Counter-terrorism: facing the “enemy from within” (2/3)

Roland Jacquard (*)

The deadly attack on October 3 at the very heart of the intelligence directorate, at the Paris police prefecture, illustrated in the most dramatic way the phenomenon we mentioned in the first of this series of articles devoted to the new anti-terrorist challenges. Namely, this type of terrorist acts is no longer the work of commandos attacking France from the fiefdoms of ISIS in Iraqi-Syrian jihadist areas, but is the poisoned fruit of spontaneous “jihadist vocations”, generated at a distance, by recruiters of ISIS, among French “subjects” most often motivated by violent nihilistic impulses, more than by a real desire for a jihadist “holy war”.

In addition to this unprecedented problem, which has never before been observed in any terrorist movement, whether ideologically, territorially, religiously or sectarially inspired, there is another new fact characteristic of this neo-Jihadism inspired by ISIS: a growing proximity that links this terrorism, endogenous emanation and rudimentary modus operandi, and the common law criminal circles, which serve as incubators for terrorist projects. And thus exempt them from the use of external logistical support networks that may be identified by the counter-terrorism services.

Paradoxically, despite the rudimentary nature of this neo-Jihadism of ISIS and the amateurish nature of its actions and those who carry them out, the singular pattern of its modus operandi – born of the combination, disconcerting for the anti-terrorist services, the endogenous nature of the “jihadist vocations” it arouses and the opportunism of relying on undetectable logistical support in the context of classic delinquency, from which most of its perpetrators originate, provide it with an unequalled degree of isolation.

This makes it almost impossible for the anti-terrorist services to anticipate threats and defeat terrorist projects before they are carried out. Thus, the media and public opinion were shocked to learn, attack after attack, that the neo-Jihadists who were the perpetrators were identified and known by the anti-terrorist services, were listed on the famous “S-file”, without this allowing them to be prevented from acting!

This acknowledgement of failure has given rise to a highly critical media campaign against anti-terrorist services, going so far as to question the very usefulness and relevance of the role of Intelligence services in the fight against terrorism. Criticisms that soon gave rise to a worrying drift towards militarizing the fight against terrorism!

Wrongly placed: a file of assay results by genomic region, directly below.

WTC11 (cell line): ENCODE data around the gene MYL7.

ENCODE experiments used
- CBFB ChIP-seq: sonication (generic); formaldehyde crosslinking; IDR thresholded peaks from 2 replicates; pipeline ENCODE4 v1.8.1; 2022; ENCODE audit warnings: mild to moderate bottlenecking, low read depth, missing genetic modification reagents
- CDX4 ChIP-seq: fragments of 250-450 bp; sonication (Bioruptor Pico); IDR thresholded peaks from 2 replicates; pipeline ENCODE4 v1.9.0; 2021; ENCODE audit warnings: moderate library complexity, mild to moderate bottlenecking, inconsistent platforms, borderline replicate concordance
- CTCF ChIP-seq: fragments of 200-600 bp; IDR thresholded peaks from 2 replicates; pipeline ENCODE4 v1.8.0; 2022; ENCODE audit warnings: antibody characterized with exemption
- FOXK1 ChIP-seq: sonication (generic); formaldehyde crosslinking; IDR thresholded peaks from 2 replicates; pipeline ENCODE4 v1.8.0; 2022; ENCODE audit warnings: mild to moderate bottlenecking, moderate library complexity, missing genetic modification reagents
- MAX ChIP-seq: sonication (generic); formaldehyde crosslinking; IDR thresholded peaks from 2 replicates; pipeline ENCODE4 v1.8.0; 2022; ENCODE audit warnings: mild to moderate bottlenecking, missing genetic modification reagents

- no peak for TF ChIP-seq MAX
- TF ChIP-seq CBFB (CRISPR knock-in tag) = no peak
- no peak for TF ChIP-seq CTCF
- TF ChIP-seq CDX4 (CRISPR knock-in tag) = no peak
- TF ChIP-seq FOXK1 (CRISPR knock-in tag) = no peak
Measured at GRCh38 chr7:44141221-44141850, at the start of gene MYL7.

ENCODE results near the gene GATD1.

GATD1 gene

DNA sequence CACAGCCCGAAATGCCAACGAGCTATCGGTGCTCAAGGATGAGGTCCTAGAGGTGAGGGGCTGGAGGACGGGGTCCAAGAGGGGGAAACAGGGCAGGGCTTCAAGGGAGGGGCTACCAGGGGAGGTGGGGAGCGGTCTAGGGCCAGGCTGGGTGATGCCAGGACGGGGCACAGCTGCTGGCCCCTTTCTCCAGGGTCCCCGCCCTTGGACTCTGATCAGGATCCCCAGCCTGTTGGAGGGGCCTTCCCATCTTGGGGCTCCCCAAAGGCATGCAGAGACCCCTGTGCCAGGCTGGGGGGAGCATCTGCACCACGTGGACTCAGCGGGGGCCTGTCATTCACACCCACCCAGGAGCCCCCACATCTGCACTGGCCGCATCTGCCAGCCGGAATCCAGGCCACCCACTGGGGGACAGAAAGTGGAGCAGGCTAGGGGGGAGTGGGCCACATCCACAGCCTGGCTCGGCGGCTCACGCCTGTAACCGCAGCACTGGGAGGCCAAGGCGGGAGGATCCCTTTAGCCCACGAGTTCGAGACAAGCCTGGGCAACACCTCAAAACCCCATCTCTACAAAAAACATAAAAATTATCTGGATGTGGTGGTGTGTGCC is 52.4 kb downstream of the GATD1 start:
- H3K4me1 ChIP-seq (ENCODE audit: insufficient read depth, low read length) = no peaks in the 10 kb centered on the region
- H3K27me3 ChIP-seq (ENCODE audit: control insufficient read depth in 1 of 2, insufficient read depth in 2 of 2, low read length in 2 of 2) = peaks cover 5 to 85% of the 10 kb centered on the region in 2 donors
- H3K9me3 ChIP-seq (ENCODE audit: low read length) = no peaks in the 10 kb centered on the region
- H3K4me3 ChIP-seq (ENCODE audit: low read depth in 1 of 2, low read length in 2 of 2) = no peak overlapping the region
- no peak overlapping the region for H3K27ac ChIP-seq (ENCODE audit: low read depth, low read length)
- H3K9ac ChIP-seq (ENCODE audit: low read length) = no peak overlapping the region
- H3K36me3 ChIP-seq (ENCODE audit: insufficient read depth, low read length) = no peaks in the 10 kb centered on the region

Supporters of these militarist theses argue that the endogenous terrorism of the neo-Jihadists claiming to be part of ISIS is the work of “lone wolves”, who self-radicalize and act alone. As a result, they are, therefore, impossible to apprehend before their act, how much they would even be registered by the Intelligence services.

Such doctrines convey untruths that can lead to shortcomings and failures with fatal consequences in the fight against terrorism. Indeed, the so-called self-radicalization of “lone wolves” contributes to the emergence of neo-Jihadism of ISIS as an inevitability that cannot be countered: the anti-terrorist services cannot detect or anticipate the action of a “lone wolf”, since its shift into horror takes place in the most intimate personal sphere.

And since Intelligence will never be able to interfere in the head of a self-radicalized person, before it takes action, the advocates of self-radicalization recommend the militarization of the fight against terrorism as the only alternative to deal with this neo-Jihadist phenomenon!

However, it is unreasonable to consider that countering forms of threats, both new and bloody, would be sufficient to extend ad vitam aeternam emergency measures, such as the state of emergency; to create, after each tragic episode, new levels of alert; to deploy, as soon as a threat emerges or is felt, more and more soldiers assigned to security tasks for which they are neither trained nor adapted.

In reality, anti-terrorist action cannot be considered or envisaged as a “war” in the literal and military sense of the word, at the risk of facing ugly situations similar to those resulting from the “global war on terrorism” decreed by the Bush Administration in the aftermath of the attacks of 11 September 2001.

Didn’t the American President welcome the fall of the Taliban regime in Afghanistan as a sign of the end of Al-Qaeda? Did he not declare, in the aftermath of Saddam Hussein’s fall, that the liberation and democratisation mission in Iraq was complete?

We know today that these two events, perceived at the time as victories heralding a bright future, were the starting point for the chaotic situations that generated new waves of terrorism on a global scale and led to the emergence of ISIS.


(To be continued)


* Writer and consultant, Chairman of Roland Jacquard Global Security Consulting (RJGSC)